On December 21, 2023, the New York Department of Financial Services (“DFS”) published guidance (the Guidance) to assist regulated institutions in assessing and managing their climate-related financial and operational risks.

This is a follow up to DFS’s previous letter published in October 2020, which highlighted the impact of risks from climate change on its regulated institutions. That letter set forth DFS’s expectation that financial institutions start integrating both financial and operational risks from climate change into their governance frameworks, risk management processes, and business strategies.

The Guidance specifically applies to New York State-regulated banking organizations, New York State-licensed branches and agencies of foreign banking organizations, and New York State-regulated mortgage bankers and mortgage servicers (collectively, “Regulated Organizations”). According to the Guidance, Regulated Organizations that are assessing and managing material climate-related financial and operational risks should account for three key themes: the physical and transition risk channels that give rise to climate-related financial risks, the centrality of operational resilience to an institution’s safety and soundness, and the requirement to ensure compliance with all applicable consumer-protection considerations—including fair lending—in adapting the institution’s risk management framework. Physical and transition risks include impacts of disasters such as hurricanes and fires, re-valuation of assets that turn out to be worth less than originally modeled due to changes affecting certain sectors or businesses, and costs to reinvest in and replace infrastructure affected by impacts of climate change.

Despite indicating that many low- and moderate-income (“LMI”) communities and communities of color are harmed disproportionately by climate change and natural disasters. the Guidance goes into detail about the expectation to provide fair lending to all communities and warned Regulated Organizations to keep watch for trends that may harm communities that are already vulnerable. DFS instructs Regulated Organizations to “not base their risk management response to climate change on the concept or practice of disinvesting from low-income communities or communities of color, or by making credit or banking more difficult or expensive for members of these communities to obtain. To ensure that a Regulated Organization manages its compliance risk appropriately, its board should direct management to incorporate consideration of fair-lending and consumer-protection requirements into the organization’s internal processes for management of climate-related financial risk.” Regulated Organizations should also pay attention to their obligations under the NY Community Reinvestment Act to ensure they continue to meet the credit needs of all of the communities they serve.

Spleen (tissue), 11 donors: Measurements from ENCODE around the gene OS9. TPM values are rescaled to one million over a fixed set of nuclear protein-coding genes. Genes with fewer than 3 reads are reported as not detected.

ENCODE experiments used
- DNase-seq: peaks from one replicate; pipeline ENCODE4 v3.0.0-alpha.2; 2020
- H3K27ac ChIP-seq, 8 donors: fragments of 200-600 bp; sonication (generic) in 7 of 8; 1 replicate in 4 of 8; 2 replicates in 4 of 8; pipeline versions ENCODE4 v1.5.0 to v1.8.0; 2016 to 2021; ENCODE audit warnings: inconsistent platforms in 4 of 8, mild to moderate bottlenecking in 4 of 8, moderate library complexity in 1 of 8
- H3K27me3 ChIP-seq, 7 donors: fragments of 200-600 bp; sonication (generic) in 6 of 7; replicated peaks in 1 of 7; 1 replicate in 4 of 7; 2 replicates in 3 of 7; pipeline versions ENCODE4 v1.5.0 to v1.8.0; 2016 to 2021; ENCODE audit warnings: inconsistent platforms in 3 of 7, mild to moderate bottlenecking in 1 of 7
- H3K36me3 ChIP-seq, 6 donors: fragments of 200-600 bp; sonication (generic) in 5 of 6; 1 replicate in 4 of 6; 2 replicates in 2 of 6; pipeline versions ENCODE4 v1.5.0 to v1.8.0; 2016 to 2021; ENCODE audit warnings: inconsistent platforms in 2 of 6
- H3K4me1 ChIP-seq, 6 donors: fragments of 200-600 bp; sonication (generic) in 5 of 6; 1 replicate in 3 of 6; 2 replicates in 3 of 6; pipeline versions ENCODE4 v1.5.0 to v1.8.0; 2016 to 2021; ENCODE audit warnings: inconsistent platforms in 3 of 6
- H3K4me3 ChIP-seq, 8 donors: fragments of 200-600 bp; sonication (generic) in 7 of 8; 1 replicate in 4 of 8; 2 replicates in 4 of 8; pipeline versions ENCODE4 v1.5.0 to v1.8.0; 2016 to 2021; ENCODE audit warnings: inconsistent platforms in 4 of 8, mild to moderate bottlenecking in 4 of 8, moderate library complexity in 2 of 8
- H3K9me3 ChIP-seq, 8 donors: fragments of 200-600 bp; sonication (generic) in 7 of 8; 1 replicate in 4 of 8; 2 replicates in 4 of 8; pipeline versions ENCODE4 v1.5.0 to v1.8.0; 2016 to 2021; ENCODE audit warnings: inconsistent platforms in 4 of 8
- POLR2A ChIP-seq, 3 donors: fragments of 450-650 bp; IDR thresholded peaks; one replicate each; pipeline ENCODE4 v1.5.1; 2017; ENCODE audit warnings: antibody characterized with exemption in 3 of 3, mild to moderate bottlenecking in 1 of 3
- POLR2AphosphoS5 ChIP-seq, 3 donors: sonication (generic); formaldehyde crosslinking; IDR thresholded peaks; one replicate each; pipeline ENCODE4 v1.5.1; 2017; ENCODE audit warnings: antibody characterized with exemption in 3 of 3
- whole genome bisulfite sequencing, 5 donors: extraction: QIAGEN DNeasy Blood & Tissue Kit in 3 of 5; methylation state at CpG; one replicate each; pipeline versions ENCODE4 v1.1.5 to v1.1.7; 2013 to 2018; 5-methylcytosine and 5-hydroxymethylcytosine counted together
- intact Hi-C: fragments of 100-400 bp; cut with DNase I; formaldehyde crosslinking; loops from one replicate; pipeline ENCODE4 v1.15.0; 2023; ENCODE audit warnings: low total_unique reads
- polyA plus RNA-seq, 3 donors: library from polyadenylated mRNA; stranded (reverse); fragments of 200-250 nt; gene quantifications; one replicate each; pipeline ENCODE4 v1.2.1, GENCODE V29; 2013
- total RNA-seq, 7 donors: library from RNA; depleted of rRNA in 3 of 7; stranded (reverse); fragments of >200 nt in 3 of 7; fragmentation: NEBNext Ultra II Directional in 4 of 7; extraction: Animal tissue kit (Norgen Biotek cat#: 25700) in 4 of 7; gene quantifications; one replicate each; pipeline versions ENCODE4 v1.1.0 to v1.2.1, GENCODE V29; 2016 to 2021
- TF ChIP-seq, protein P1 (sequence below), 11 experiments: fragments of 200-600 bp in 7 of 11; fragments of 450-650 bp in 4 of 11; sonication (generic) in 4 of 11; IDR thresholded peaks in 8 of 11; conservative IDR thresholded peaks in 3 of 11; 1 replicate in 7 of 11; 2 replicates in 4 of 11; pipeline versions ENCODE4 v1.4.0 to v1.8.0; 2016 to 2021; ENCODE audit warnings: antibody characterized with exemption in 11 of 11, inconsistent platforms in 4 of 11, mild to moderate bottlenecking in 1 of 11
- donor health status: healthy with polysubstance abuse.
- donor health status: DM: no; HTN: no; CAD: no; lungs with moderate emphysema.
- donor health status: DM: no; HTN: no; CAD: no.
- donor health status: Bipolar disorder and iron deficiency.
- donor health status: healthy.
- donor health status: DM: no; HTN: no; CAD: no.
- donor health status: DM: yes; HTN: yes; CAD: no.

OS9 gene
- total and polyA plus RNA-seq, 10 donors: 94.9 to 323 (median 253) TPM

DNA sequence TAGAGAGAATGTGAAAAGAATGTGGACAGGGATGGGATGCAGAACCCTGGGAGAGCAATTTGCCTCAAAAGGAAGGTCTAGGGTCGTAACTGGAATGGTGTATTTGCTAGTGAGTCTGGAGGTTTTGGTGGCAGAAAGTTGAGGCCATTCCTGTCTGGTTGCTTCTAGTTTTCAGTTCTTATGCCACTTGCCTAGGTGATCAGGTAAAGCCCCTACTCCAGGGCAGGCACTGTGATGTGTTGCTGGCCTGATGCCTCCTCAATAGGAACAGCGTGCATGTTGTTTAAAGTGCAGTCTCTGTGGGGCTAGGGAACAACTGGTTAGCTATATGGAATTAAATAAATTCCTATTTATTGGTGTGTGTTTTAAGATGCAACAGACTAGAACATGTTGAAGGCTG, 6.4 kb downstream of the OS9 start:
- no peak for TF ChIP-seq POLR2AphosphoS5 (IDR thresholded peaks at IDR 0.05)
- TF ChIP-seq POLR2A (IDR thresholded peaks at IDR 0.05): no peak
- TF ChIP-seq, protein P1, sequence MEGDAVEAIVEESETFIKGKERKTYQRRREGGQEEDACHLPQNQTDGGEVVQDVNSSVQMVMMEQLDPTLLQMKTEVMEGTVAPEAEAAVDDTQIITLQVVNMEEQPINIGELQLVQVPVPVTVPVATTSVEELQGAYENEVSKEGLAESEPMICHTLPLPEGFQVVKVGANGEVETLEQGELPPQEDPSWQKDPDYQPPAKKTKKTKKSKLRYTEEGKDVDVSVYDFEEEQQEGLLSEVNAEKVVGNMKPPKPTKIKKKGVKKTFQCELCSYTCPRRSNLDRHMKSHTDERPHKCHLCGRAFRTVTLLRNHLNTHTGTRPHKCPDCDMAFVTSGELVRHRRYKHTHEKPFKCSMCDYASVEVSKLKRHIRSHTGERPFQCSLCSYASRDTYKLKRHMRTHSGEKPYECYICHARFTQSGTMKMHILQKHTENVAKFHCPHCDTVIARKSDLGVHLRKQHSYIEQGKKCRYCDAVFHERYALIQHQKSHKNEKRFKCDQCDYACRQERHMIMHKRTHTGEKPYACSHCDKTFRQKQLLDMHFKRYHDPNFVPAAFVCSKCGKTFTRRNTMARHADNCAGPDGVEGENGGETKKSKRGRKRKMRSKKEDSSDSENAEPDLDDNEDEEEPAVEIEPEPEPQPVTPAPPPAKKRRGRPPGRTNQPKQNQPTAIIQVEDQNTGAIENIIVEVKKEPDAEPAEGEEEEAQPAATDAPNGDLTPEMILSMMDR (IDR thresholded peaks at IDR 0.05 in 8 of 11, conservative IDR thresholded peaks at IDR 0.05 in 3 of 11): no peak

Generally, DFS expects Regulated Organizations to make strategic changes to their operations in order to manage potential risks associated with climate change, including the following: